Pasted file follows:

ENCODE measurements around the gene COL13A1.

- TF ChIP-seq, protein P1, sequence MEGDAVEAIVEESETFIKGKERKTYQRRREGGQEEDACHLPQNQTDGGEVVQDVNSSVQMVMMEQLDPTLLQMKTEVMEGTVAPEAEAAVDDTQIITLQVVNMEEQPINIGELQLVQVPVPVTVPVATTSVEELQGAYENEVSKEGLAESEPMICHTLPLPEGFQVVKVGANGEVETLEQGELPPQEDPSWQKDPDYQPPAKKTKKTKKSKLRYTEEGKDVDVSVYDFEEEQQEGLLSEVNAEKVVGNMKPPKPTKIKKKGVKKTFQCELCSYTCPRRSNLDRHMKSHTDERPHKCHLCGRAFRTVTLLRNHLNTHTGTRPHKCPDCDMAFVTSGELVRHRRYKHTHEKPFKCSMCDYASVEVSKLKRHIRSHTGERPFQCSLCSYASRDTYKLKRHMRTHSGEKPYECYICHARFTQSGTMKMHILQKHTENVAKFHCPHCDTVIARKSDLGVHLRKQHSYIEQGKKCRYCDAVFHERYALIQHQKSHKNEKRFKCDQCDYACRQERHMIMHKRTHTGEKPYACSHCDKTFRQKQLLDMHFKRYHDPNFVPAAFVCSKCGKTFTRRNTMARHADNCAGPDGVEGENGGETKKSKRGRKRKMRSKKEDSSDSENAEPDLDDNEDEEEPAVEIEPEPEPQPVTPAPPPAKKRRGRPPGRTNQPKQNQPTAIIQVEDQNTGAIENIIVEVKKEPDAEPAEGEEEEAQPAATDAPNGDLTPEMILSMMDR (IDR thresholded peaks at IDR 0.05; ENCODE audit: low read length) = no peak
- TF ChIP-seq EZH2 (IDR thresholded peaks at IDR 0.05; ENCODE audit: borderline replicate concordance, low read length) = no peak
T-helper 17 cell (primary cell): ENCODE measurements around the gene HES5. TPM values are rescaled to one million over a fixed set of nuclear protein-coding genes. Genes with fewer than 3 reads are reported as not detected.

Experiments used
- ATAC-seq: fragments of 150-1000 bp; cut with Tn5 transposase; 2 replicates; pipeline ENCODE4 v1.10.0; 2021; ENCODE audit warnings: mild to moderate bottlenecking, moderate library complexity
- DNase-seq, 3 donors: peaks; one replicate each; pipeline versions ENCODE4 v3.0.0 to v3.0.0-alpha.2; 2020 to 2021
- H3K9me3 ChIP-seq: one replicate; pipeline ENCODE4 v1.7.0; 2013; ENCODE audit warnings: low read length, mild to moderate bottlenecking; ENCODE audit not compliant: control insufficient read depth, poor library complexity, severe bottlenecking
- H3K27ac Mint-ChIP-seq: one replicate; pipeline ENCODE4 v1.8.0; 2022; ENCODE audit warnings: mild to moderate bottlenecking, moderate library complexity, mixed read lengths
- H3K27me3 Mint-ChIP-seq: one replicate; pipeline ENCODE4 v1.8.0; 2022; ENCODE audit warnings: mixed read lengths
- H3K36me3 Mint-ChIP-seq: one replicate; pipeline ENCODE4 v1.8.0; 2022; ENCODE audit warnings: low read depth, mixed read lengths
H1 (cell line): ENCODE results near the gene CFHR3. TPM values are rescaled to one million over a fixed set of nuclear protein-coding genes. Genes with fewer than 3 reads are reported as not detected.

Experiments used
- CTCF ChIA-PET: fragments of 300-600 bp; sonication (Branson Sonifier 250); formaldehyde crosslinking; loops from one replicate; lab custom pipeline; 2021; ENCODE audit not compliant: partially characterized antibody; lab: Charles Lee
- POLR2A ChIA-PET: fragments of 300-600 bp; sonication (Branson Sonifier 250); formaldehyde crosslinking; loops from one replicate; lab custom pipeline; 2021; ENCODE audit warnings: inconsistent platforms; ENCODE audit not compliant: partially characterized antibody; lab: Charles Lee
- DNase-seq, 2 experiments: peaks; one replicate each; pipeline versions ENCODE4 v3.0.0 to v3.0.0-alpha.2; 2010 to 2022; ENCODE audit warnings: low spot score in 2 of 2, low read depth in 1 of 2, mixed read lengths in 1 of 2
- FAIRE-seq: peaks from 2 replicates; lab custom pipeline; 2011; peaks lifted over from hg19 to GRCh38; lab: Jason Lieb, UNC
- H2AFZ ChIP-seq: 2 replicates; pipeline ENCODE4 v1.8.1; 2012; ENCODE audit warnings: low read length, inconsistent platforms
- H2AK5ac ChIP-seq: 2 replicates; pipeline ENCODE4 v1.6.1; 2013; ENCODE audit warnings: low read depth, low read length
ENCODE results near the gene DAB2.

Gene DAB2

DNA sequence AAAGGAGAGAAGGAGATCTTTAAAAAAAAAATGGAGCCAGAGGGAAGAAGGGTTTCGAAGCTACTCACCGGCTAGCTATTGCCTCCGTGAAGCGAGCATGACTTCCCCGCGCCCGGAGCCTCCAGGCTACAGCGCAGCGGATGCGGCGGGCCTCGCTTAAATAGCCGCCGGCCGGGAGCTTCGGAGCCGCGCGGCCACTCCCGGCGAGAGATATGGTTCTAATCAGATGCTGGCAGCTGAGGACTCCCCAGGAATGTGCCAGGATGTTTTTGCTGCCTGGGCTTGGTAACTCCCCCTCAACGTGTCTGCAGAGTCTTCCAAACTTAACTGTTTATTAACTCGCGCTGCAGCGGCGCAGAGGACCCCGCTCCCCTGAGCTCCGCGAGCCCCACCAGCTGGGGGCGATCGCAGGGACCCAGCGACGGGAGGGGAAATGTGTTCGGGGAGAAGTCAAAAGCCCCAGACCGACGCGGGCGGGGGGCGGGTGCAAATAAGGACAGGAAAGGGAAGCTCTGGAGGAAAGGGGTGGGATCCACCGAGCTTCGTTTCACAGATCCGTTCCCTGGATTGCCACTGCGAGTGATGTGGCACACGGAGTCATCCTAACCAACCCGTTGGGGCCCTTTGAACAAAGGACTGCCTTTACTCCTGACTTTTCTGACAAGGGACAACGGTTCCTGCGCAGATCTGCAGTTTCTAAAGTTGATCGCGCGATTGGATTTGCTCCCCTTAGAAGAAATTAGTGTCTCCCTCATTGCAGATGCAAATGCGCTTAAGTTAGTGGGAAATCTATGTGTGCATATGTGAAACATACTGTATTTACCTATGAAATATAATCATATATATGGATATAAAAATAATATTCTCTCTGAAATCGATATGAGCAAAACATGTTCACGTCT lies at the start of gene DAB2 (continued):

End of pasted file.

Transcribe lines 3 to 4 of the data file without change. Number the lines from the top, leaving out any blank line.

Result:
- TF ChIP-seq EZH2 (IDR thresholded peaks at IDR 0.05; ENCODE audit: borderline replicate concordance, low read length) = no peak
T-helper 17 cell (primary cell): ENCODE measurements around the gene HES5. TPM values are rescaled to one million over a fixed set of nuclear protein-coding genes. Genes with fewer than 3 reads are reported as not detected.